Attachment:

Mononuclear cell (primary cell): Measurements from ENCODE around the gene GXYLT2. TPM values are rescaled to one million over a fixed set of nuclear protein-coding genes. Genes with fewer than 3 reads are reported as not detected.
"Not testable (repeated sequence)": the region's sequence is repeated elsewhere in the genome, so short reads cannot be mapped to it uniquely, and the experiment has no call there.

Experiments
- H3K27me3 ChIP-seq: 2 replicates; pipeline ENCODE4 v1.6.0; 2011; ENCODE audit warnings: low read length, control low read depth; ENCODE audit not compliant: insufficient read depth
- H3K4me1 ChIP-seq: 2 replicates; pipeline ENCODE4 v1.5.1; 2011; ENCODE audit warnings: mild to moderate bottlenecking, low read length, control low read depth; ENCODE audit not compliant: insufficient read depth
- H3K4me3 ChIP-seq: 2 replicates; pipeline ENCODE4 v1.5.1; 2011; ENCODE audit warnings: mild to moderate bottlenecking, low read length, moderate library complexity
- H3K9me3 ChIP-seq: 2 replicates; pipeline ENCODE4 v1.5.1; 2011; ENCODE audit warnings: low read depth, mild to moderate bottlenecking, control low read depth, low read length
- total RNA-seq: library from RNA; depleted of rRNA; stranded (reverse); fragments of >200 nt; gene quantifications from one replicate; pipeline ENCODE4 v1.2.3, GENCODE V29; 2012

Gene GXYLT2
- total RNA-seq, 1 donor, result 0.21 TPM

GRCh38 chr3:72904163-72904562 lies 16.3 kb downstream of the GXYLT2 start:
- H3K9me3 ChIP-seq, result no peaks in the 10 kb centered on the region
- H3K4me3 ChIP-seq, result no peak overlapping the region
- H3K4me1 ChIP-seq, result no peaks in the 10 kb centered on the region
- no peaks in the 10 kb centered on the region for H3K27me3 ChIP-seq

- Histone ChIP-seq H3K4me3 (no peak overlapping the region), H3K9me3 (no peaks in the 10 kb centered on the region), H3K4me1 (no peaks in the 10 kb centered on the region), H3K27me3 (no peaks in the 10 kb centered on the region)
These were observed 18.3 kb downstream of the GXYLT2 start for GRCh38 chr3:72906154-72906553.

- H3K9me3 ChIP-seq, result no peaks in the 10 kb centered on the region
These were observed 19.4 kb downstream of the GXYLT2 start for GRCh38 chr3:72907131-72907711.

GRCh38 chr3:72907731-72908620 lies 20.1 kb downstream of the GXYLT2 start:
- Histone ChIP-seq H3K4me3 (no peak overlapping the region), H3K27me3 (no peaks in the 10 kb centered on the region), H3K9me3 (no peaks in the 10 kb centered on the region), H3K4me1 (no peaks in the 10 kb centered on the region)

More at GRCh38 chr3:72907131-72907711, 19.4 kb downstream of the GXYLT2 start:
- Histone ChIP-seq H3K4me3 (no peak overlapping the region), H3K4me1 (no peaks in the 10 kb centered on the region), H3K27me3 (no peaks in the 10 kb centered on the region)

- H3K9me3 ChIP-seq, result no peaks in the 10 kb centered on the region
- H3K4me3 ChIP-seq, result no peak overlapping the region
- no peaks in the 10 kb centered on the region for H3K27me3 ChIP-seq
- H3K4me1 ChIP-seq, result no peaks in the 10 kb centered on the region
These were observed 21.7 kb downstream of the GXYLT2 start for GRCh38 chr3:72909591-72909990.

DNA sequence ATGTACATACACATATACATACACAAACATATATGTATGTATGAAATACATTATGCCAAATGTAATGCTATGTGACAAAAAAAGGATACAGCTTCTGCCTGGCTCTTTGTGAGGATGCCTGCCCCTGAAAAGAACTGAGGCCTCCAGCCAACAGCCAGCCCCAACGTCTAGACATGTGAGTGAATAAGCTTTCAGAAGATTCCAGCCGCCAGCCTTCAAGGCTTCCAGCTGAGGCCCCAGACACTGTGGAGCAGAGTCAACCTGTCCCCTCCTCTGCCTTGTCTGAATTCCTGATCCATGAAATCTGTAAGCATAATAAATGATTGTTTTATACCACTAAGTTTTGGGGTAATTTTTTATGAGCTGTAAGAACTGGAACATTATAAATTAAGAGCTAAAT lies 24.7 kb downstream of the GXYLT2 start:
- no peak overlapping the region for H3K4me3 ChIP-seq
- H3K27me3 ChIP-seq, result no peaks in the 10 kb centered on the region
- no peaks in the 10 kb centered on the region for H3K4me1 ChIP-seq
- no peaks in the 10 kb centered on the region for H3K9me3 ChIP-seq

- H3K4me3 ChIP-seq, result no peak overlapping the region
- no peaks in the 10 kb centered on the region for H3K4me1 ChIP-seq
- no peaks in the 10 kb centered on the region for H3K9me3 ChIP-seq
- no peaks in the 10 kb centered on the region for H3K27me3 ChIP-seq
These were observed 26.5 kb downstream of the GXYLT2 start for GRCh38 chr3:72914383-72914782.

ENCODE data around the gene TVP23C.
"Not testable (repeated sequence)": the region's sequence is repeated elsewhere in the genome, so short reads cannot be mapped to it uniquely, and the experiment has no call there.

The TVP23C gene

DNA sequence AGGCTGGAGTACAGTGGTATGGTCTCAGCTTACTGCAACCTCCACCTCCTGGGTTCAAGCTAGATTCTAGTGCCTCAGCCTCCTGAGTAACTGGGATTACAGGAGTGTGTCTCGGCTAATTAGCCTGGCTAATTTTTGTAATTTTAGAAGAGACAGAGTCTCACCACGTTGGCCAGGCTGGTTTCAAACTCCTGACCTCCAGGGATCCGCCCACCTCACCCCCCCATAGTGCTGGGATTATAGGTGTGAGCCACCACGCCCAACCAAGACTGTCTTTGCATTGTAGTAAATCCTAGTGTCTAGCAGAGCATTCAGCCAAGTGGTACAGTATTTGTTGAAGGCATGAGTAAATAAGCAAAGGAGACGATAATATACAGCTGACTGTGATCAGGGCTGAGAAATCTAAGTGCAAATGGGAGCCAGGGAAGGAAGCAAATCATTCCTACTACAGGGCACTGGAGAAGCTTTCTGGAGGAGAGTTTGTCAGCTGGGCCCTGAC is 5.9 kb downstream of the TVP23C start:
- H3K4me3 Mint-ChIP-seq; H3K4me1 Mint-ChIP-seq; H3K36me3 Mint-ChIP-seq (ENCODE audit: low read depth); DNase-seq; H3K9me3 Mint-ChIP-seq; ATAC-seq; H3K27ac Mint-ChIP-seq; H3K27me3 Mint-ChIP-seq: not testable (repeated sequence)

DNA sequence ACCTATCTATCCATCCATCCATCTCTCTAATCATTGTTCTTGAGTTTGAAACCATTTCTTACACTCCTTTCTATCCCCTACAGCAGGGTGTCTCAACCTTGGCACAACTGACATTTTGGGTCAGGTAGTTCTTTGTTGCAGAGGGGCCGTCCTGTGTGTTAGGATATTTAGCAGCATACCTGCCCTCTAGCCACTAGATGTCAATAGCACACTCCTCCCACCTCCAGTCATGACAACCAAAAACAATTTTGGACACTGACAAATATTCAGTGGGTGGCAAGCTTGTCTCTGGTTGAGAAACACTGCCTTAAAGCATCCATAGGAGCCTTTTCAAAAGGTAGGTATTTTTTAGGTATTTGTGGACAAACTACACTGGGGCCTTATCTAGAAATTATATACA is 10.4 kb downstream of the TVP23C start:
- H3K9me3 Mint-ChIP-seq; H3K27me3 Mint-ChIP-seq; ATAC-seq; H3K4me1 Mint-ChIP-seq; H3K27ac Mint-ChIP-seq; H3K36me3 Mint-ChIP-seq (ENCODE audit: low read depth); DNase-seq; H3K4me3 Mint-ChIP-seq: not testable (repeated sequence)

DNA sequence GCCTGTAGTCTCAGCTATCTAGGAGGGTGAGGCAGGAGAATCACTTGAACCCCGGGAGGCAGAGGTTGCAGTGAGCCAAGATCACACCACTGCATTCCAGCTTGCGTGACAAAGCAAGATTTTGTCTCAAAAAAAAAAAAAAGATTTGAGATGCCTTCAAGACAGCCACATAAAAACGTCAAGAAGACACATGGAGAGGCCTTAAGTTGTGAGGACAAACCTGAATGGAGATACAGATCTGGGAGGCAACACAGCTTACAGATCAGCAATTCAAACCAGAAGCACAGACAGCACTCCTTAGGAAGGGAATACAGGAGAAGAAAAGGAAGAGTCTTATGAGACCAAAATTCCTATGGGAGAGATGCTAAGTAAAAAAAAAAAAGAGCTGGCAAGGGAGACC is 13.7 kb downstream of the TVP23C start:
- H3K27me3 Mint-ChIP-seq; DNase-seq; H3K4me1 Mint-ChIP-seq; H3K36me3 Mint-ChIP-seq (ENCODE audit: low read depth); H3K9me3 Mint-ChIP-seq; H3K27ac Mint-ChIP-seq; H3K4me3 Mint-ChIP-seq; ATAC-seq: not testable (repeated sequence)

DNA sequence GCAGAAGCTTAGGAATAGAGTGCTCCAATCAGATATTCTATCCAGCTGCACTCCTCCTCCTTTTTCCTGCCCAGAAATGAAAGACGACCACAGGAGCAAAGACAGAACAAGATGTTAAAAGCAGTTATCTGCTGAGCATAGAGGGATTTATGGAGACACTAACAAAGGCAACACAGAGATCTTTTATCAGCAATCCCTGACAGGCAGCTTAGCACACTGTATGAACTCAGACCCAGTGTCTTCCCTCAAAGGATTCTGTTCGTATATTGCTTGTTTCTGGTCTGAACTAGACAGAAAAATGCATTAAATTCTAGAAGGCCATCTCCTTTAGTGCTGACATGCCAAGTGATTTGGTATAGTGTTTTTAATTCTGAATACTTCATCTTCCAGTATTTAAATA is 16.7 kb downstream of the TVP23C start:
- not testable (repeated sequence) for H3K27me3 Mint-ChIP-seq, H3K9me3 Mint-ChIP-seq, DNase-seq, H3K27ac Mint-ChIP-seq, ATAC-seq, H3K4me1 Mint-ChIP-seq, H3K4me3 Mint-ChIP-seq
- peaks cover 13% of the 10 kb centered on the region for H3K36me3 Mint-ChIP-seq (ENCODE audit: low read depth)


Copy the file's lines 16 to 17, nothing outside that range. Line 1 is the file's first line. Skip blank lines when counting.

- Histone ChIP-seq H3K4me3 (no peak overlapping the region), H3K9me3 (no peaks in the 10 kb centered on the region), H3K4me1 (no peaks in the 10 kb centered on the region), H3K27me3 (no peaks in the 10 kb centered on the region)
These were observed 18.3 kb downstream of the GXYLT2 start for GRCh38 chr3:72906154-72906553.